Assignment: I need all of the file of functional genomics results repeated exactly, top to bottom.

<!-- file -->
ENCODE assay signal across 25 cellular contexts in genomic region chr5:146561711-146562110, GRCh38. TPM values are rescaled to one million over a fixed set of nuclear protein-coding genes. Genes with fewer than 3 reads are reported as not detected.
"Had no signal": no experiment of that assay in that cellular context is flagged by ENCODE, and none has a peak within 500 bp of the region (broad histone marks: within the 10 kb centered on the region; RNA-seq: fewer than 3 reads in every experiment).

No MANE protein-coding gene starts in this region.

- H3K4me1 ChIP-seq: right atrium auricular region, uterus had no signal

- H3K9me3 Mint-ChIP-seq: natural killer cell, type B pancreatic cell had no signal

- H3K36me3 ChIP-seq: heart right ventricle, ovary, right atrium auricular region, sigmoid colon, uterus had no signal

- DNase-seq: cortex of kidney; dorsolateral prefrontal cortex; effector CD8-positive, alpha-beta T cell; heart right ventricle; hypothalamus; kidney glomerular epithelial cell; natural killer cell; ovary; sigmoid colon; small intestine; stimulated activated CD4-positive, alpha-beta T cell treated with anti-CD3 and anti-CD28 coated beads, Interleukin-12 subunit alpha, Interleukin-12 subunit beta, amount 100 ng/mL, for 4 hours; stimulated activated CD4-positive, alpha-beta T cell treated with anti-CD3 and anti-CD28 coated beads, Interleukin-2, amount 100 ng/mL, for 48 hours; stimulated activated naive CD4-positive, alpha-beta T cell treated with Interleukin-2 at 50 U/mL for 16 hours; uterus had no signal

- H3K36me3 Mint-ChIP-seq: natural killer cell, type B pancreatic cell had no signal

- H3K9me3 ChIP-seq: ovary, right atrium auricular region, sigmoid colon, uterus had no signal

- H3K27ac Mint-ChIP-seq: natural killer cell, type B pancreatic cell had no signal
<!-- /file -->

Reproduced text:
ENCODE assay signal across 25 cellular contexts in genomic region chr5:146561711-146562110, GRCh38. TPM values are rescaled to one million over a fixed set of nuclear protein-coding genes. Genes with fewer than 3 reads are reported as not detected.
"Had no signal": no experiment of that assay in that cellular context is flagged by ENCODE, and none has a peak within 500 bp of the region (broad histone marks: within the 10 kb centered on the region; RNA-seq: fewer than 3 reads in every experiment).

No MANE protein-coding gene starts in this region.

- H3K4me1 ChIP-seq: right atrium auricular region, uterus had no signal

- H3K9me3 Mint-ChIP-seq: natural killer cell, type B pancreatic cell had no signal

- H3K36me3 ChIP-seq: heart right ventricle, ovary, right atrium auricular region, sigmoid colon, uterus had no signal

- DNase-seq: cortex of kidney; dorsolateral prefrontal cortex; effector CD8-positive, alpha-beta T cell; heart right ventricle; hypothalamus; kidney glomerular epithelial cell; natural killer cell; ovary; sigmoid colon; small intestine; stimulated activated CD4-positive, alpha-beta T cell treated with anti-CD3 and anti-CD28 coated beads, Interleukin-12 subunit alpha, Interleukin-12 subunit beta, amount 100 ng/mL, for 4 hours; stimulated activated CD4-positive, alpha-beta T cell treated with anti-CD3 and anti-CD28 coated beads, Interleukin-2, amount 100 ng/mL, for 48 hours; stimulated activated naive CD4-positive, alpha-beta T cell treated with Interleukin-2 at 50 U/mL for 16 hours; uterus had no signal

- H3K36me3 Mint-ChIP-seq: natural killer cell, type B pancreatic cell had no signal

- H3K9me3 ChIP-seq: ovary, right atrium auricular region, sigmoid colon, uterus had no signal

- H3K27ac Mint-ChIP-seq: natural killer cell, type B pancreatic cell had no signal